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Let’s hope Cameron is for turning

In his New Year message, the Prime Minister claimed to have all the answers. He clearly doesn’t.

In his New Year message, the Prime Minister claimed to have all the answers. He clearly doesn’t.

David Cameron's official New Year message certainly caught my attention. His comments about the economy are unconvincing codswallop. The US has made it clear that fiscal stimulus and tax cuts are realistic alternatives to the spending cuts – alternatives that Cameron ignores at his peril. It could all go bad, and quickly.

Here is a point-by-point rebuttal to his claims.

1. "We have been living seriously beyond our means. We have to sort this out. Every sensible person knows this."

Actually, we haven't been living beyond our means. We have just been hit by a once-in-a hundred-years financial crisis; it takes a while to recover from such a significant shock. There are many different ways to "sort out" this problem and your way is not the only way.

A better way would be to cut taxes and increase public spending as the United States has just done. As Alan Johnson has argued, raising VAT right now, for starters, looks like a really dumb idea.

2. "The national interest dictates that we do the right thing, which is to act, not the easy thing, which would be to delay. In doing so, we should be clear: Britain has a really bright future to look forward to."

It is plausible that the national interest is best served by delaying paying off the deficit, in order to stimulate growth. Only time will tell whether the steps your government has taken are necessary or not.

Judging by historical precedent, there is a non-negligible probability that these policies will turn out to be a disaster. What if you are wrong, Mr Cameron, and the markets turn against you or growth falters? Then what?

Directionally challenged

3. "The actions we are taking are essential, because they are putting our economy and our country on the right path. Together, we can make 2011 the year that Britain gets back on its feet."

They are certainly not "essential" and there is a significant chance that this is the wrong path. For many, 2011 is going to be a year when they are knocked off their feet. An Ipsos/MORI poll published on 1 January found that British people were among the most pessimistic in the world about their prospects. Only 17 per cent said they expected their financial position to improve in the next six months – half the number that thought the same in Australia (35 per cent) and the United States (34 per cent). Three-quarters of the UK workers said they felt less secure in their job than they did just six months ago.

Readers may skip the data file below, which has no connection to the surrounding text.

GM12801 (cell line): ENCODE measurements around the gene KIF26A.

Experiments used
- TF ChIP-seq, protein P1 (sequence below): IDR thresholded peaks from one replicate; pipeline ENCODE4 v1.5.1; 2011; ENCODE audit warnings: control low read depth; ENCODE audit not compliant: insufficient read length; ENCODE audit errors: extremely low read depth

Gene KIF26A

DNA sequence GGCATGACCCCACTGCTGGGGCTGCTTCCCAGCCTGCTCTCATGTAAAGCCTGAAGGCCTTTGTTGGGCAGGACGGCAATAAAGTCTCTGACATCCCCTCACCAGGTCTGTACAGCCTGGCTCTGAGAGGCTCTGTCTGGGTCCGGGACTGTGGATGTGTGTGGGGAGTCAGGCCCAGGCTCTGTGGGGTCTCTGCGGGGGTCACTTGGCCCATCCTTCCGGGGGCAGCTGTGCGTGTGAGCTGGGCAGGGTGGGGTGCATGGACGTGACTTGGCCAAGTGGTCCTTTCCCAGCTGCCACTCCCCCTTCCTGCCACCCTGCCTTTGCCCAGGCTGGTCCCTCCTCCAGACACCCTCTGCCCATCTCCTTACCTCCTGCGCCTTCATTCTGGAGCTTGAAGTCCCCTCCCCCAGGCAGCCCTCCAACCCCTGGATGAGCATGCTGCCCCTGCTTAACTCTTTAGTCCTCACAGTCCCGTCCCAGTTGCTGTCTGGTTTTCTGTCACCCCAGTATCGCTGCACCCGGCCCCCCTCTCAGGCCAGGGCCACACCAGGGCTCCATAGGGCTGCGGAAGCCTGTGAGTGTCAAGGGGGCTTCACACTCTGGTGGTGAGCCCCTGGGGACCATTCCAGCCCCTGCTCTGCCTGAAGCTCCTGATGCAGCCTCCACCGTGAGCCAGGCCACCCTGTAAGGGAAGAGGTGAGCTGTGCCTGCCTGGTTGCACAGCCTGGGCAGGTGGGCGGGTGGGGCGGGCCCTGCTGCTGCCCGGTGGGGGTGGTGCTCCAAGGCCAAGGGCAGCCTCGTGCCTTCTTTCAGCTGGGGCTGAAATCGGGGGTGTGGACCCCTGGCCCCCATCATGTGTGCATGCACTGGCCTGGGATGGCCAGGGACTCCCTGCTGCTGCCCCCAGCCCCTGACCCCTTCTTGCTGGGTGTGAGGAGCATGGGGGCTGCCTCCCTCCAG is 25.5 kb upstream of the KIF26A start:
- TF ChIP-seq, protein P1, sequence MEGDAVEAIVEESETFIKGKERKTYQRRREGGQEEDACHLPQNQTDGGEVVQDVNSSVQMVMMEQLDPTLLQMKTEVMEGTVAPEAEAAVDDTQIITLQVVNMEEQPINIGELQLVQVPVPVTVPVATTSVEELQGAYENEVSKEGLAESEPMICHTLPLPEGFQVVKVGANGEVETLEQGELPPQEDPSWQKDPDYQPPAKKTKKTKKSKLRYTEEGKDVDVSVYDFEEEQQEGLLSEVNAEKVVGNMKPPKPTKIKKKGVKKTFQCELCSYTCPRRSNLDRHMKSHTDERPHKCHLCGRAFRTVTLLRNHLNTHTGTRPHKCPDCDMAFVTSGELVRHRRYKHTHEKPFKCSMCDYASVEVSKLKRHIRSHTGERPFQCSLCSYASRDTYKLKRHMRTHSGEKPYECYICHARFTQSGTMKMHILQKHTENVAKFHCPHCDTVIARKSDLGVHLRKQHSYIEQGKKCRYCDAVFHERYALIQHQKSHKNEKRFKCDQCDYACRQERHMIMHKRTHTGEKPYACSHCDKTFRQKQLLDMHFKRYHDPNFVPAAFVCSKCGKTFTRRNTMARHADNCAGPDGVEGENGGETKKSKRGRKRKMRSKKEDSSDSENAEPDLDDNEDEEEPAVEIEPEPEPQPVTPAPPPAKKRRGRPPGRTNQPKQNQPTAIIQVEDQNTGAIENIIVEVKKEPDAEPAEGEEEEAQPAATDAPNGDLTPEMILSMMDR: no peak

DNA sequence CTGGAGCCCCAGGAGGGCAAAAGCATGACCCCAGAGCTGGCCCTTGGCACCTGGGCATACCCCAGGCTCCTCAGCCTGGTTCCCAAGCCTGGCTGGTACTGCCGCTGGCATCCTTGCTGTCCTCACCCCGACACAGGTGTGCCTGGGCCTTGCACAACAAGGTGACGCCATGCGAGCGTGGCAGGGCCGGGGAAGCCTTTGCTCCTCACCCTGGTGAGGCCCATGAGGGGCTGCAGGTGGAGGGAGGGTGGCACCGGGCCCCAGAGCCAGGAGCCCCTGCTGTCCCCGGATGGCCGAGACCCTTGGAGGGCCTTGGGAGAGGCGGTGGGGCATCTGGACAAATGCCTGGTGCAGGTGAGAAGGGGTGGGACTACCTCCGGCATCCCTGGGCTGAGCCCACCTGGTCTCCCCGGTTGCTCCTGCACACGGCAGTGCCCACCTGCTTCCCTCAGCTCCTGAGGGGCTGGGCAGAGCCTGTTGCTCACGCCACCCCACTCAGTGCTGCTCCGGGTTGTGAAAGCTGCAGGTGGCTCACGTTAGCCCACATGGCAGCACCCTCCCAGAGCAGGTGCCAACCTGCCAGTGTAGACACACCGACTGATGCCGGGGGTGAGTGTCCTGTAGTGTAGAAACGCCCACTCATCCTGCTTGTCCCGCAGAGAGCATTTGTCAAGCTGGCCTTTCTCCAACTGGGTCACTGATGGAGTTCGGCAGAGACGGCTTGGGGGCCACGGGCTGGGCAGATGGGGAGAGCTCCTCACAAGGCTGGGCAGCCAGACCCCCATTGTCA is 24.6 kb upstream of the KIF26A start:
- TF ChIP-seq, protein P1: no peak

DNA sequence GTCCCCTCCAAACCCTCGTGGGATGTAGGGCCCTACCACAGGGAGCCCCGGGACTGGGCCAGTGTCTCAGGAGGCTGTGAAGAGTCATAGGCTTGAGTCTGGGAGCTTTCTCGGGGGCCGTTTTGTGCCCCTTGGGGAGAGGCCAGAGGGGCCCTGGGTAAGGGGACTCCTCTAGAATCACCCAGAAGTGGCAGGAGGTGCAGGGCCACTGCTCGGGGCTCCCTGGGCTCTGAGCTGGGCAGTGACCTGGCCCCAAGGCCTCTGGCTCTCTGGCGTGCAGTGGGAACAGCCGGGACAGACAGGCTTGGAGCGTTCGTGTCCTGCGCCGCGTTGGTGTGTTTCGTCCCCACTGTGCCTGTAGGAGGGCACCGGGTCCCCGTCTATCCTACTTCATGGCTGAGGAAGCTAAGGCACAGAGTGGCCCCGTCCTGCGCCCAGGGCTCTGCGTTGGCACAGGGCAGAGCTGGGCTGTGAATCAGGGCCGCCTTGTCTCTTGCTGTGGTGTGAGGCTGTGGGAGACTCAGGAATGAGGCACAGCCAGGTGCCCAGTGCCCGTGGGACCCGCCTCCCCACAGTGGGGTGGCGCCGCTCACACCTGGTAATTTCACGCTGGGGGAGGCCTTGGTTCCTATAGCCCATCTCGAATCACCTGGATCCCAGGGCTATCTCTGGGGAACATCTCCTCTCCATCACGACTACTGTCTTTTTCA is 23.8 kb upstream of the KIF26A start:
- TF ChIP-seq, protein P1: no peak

4. "Eight months ago we inherited an economy in deep trouble. The previous government had racked up the biggest budget deficit in our peacetime history."

Again, our economy was hit by a once-in-a-hundred-years crisis – and the actions of the fiscal and monetary authorities prevented another Great Depression. If I recall, Prime Minister, you and your party opposed these actions and were in favour of all the deregulation that ultimately caused the crisis. So what would you have done differently to resolve it? You had no answer then; why should we believe you have one now?

5. "We only have to look at what's been happening in Greece or Ireland to see the kind of danger we were in. Rising interest rates. Falling confidence. Others questioning whether you are still creditworthy as a country."

Nonsense. What has happened in Greece and Ireland is largely irrelevant, as they are stuck in monetary union. The UK has its own central bank and a floating exchange rate. What is relevant is that fiscal austerity appears to have failed in both countries as growth has been compromised. Bad example. And business and consumer confidence has collapsed in the UK since you took office.

6. "Remember, the deficit we inherited back in May was actually forecast to be bigger than that of Ireland or Greece – or any other developed country for that matter. But we have pulled Britain out of that danger zone."

In fact, the UK was never in a danger zone. But we may well be in one soon, when the coalition's misguided spending cuts and tax increases take effect. The public finances have worsened sharply under the coalition. The latest data showed a big increase in both the size of the debt and the debt-to-GDP ratio.